Much has been made of Google’s newly-awarded Pay-per-Gaze patent for a mysterious “head mounted gaze tracking device which captures external scenes viewed by a user wearing the head mounted device,” (I wonder what they can be referring to), which would monitor the pupils of those wearing the device to infer emotion and track what ads they are looking at.
If it’s not too wild a presumption to think they are referring to Google Glass – and while there are certainly a few technicalities they need to work out first – it seems to be the obvious delivery mechanism for the patented technology.
At the Lab, we’ve been in the business of “monetizing eyeballs” for years using eye-tracking technology and other attention and emotion-detecting technologies to benchmark the ad effectiveness. With the prevalence of webcams, and the advanced sophistication of biometric software in the past year, we’ve been able to amass sample sizes in the thousands in our research studies.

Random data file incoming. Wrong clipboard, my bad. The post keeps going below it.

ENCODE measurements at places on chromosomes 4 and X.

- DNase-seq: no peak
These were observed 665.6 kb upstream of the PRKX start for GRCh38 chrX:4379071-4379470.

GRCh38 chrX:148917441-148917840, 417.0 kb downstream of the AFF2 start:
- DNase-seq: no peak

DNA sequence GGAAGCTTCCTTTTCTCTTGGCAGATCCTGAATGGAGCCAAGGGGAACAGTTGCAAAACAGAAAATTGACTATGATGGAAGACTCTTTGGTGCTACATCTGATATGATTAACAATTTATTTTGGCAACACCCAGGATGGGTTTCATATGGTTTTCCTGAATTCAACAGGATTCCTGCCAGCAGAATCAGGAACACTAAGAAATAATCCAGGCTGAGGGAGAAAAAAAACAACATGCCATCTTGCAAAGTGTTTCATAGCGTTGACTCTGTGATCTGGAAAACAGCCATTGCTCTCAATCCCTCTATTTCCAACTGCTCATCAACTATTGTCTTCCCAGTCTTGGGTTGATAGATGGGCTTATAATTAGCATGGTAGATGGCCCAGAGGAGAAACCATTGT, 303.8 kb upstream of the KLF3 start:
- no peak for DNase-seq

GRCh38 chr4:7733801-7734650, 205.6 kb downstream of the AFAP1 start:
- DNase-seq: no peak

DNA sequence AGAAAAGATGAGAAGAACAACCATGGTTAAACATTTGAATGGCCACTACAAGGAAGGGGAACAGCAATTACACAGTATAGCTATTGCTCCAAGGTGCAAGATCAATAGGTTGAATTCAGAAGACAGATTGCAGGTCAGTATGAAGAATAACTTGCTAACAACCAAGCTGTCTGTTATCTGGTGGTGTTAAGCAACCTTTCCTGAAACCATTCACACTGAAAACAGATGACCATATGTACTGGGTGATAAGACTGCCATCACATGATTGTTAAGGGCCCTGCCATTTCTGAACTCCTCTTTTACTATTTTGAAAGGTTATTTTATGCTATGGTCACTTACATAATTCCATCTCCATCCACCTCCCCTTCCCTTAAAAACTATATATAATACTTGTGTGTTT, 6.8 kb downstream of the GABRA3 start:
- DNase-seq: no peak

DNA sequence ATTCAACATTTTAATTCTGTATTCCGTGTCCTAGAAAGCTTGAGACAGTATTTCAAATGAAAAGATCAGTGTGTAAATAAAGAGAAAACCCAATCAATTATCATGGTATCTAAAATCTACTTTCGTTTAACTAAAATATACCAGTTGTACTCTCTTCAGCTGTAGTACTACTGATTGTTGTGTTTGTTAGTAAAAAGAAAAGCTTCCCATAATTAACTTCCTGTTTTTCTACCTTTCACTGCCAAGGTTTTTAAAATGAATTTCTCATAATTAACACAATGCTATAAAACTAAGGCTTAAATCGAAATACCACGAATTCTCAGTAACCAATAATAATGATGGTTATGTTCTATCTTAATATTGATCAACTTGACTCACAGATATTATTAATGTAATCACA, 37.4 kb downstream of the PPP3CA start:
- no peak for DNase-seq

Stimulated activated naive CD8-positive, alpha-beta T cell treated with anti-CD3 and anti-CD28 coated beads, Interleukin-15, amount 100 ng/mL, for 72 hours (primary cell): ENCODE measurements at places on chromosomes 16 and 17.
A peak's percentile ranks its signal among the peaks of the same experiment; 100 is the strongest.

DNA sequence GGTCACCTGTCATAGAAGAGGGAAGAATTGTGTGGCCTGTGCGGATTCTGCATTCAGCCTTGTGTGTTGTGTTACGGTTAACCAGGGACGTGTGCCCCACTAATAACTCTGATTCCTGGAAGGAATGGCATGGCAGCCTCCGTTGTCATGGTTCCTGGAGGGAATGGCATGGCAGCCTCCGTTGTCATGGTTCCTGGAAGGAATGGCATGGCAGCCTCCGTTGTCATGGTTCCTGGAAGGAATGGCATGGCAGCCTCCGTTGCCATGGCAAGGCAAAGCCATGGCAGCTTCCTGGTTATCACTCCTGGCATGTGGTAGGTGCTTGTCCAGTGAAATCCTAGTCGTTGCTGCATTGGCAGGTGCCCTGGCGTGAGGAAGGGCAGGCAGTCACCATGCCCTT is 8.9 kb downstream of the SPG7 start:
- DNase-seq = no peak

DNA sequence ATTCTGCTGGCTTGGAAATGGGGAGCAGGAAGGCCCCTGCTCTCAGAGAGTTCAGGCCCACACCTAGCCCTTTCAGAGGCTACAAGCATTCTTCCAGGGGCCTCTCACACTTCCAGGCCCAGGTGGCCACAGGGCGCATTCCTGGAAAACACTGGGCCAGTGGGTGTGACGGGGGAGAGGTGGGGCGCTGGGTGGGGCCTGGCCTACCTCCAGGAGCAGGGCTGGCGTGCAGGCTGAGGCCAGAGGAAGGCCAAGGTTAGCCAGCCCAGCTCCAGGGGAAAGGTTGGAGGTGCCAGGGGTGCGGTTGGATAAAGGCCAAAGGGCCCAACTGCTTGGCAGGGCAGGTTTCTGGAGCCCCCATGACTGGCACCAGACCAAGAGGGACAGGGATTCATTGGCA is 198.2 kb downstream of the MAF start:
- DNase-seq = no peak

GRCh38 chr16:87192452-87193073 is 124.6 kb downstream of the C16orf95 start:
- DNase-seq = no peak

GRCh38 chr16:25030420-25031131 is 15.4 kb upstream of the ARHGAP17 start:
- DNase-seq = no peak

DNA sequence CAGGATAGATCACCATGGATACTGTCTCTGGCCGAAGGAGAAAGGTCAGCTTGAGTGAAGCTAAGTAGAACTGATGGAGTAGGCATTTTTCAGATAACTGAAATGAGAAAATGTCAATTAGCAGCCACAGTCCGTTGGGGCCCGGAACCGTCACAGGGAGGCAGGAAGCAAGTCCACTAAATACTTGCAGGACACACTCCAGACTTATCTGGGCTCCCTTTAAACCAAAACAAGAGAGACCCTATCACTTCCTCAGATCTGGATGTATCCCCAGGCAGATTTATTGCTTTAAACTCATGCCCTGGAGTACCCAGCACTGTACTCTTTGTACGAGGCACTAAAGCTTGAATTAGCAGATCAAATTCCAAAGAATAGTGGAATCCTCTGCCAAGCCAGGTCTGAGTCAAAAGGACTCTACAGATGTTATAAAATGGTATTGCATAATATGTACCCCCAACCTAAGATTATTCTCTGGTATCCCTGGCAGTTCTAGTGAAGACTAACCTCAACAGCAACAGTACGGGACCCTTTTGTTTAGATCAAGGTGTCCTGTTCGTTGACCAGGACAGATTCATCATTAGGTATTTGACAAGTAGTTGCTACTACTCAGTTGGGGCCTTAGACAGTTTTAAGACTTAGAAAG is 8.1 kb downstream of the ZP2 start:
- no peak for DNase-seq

Being able to do this with Glass, and gauge consumer sentiment to stimuli out in the real world, is an extremely exciting proposition for research.
Considering how invasive it is, the key is to have consumers opt in, and have a pretty good incentive to do so. We imagine just a sample of the population would participate, as in a large scale research study or Nielsen panel. Or perhaps, consumers at large will be paid to have their personal data tracked, possibly paving the way towards a data economy where consumers receive micro-payments in exchange for sharing personal data, as envisioned by Jaron Lanier in his book “Who Owns The Future?”
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